The Guantánamo Art Scandal That Refuses to Go Away

'The Statue of Liberty' (2016) by Muhammad Ansi (aka Mohammed al-Ansi), who was released from Guantanamo in January 2017.Please support my work as a reader-funded journalist! I’m currently trying to raise $2500 (£2000) to support my writing and campaigning on Guantánamo and related issues over the next three months of the Trump administration.


I wrote the following article for the “Close Guantánamo” website, which I established in January 2012, on the 10th anniversary of the opening of Guantánamo, with the US attorney Tom Wilner. Please join us — just an email address is required to be counted amongst those opposed to the ongoing existence of Guantánamo, and to receive updates of our activities by email.

Two weeks ago, in my most recent article, for Close Guantánamo, I covered the latest scandal to involve the prison — the US military’s decision, prompted by an art exhibition of prisoners’ work being shown in New York, to threaten to destroy their art, and to insist that it does not belong to the men who made it, but, instead, belongs permanently to the US military.

As I mentioned in the article, the most troubling aspect of the authorities’ position was articulated by Andrea Prasow of Human Rights Watch, who stated in a powerful tweet that the development was “no surprise” because the “Pentagon has long claimed it owns detainees’ own memories of torture.” When prisoners are not even allowed to own their own thoughts by the US government, it is no surprise that the government also claims that it also owns their artwork.

Nevertheless, since the article was published, criticism of the US authorities’ position has not diminished. At the weekend, the New York Times published an editorial, “Art, Freed From Guantánamo,” which began by stating, powerfully, “The American prison at Guantánamo Bay, Cuba — where men suspected of terrorism are for the most part being held indefinitely without trial — has long been a stain on this country’s human rights record. Now the military has stumbled needlessly into a controversy over, of all things, art.” Read the rest of this entry »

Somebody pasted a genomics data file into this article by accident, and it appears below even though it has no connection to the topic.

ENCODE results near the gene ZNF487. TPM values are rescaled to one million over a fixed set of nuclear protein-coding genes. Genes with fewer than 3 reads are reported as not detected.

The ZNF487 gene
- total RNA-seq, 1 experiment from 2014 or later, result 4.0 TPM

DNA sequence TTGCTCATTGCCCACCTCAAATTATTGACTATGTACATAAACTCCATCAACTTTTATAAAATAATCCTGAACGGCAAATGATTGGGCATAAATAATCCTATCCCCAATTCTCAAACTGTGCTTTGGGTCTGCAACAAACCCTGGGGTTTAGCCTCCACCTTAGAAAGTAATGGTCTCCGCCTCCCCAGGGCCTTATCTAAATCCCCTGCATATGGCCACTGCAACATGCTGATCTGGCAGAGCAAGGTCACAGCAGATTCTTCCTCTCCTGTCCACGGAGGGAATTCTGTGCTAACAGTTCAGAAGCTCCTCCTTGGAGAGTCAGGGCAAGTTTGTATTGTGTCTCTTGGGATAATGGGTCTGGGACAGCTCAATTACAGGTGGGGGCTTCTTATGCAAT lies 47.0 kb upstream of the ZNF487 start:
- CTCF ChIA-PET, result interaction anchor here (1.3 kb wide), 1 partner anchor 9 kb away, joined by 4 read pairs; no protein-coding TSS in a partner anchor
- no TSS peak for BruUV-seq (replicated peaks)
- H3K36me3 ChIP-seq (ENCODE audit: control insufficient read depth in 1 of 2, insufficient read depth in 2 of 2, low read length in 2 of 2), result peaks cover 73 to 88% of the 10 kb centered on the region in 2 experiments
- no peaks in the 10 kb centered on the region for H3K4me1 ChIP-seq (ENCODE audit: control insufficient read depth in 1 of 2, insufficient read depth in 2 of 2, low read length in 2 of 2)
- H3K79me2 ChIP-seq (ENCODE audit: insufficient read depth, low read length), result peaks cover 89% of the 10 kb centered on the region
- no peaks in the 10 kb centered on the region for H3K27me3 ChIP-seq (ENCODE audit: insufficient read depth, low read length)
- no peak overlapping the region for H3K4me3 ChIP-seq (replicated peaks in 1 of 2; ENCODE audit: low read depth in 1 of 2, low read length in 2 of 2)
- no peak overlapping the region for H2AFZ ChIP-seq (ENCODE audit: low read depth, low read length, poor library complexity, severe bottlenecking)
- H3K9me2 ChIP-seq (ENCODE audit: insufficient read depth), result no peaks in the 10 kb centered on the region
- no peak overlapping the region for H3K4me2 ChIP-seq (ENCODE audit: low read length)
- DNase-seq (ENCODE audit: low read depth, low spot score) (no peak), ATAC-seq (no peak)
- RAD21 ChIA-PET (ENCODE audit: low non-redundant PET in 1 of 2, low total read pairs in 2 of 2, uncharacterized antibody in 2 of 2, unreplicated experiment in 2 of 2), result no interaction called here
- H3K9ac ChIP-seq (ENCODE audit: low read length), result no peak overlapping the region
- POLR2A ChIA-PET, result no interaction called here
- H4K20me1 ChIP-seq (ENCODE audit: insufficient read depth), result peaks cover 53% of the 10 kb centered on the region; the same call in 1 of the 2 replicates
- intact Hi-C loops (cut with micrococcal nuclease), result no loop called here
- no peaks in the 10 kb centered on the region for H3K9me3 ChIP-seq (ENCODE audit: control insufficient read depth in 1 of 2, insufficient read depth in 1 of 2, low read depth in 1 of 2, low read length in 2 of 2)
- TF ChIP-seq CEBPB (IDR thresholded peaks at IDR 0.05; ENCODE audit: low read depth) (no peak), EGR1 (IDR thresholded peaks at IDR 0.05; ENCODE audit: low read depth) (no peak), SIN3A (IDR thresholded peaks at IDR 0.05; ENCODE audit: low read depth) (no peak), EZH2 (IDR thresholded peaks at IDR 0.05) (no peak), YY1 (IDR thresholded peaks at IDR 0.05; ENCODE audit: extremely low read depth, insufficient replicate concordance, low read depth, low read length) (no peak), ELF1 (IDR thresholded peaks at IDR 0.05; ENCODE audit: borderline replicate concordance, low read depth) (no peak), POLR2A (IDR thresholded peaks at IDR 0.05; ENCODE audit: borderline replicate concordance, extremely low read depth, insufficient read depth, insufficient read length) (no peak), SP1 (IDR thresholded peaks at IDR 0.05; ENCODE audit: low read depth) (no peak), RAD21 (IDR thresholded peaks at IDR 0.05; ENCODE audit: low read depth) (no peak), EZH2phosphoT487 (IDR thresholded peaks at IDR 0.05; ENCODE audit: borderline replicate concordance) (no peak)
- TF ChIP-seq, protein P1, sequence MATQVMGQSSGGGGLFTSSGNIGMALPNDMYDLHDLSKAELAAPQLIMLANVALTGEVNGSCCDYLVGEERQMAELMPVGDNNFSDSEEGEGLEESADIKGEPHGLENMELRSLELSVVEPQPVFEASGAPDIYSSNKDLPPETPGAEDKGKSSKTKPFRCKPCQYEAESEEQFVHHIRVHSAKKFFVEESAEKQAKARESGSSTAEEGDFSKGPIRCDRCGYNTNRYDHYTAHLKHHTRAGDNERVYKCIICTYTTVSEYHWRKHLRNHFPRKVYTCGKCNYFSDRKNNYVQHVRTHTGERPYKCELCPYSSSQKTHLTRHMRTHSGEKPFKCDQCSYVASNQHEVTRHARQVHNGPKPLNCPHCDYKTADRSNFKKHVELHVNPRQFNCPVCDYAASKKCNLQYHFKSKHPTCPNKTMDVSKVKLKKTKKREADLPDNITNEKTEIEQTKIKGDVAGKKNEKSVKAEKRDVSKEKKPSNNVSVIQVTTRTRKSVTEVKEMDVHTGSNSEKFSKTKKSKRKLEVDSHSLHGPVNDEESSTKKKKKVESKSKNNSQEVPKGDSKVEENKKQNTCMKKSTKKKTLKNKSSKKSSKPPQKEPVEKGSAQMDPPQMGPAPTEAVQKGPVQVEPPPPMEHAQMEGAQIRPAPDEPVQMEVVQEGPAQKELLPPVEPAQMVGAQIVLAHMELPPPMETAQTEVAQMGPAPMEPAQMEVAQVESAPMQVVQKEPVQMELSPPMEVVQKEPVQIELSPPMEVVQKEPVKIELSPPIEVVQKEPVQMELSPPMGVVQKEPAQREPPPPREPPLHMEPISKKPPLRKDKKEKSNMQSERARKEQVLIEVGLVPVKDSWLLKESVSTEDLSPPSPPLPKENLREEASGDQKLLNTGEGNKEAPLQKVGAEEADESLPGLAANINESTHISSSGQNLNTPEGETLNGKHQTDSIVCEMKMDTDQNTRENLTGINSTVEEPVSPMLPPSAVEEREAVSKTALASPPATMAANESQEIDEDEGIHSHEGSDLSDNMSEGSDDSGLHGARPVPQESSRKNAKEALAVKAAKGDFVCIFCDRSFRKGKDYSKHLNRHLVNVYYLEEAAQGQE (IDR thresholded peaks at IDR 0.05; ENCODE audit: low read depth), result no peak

An Extraordinarily Powerful, Poetic Article about Guantánamo and the Sea by Former Prisoner Mansoor Adayfi

Artwork by former Guantanamo prisoner Mohammed al-Ansi.Please support my work as a reader-funded journalist! I’m currently trying to raise $2500 (£2000) to support my writing and campaigning on Guantánamo and related issues over the next three months of the Trump administration.


Back in March, following up on an NPR feature, I profiled former Guantánamo prisoner Mansoor al-Dayfi (aka Mansoor al-Zahari), a Yemeni citizen who was released from the prison in July 2016, but was not repatriated because the US refuses to send any Yemenis home, citing security concerns. Instead, like dozens of other men (including stateless Palestinians, and some other men in whose cases it was regarded as unsafe for them to be repatriated), he was sent to a third country after intense US negotiations.

In al-Dayfi’s case, he was sent to Serbia, where, it is clear, he has struggled to adapt, telling Arun Rath of NPR, “When they brought me to Serbia they make my life worse. They totally kill my dreams. It’s making my life worse. … Not because I like Guantánamo, but my life become worse here. I feel I am in another jail.”

He told Rath that, as I described it, “he wanted to be sent to an Arab country, and to protest his conditions he embarked on a hunger strike, just as he had at Guantánamo.”

It is impossible not to sympathise with al-Dayfi, an evidently bright man, and an insignificant prisoner of the “war on terror,” whose long imprisonment was a result of him being a victim of mistaken identity, and who, in Guantánamo, also developed a fascination for US culture, which, as I described it, involved him “becoming a fan of Taylor Swift, Shakira, Game of Thrones (although he felt there was too much bloodshed), US sitcoms, Christopher Nolan movies and Little House on the Prairie, which ‘remind[ed] him of his very rural home with few modern conveniences.’” Read the rest of this entry »

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Andy Worthington

Investigative journalist, author, campaigner, commentator and public speaker. Recognized as an authority on Guantánamo and the “war on terror.” Co-founder, Close Guantánamo, co-director, We Stand With Shaker. Also, singer and songwriter (The Four Fathers) and photographer.
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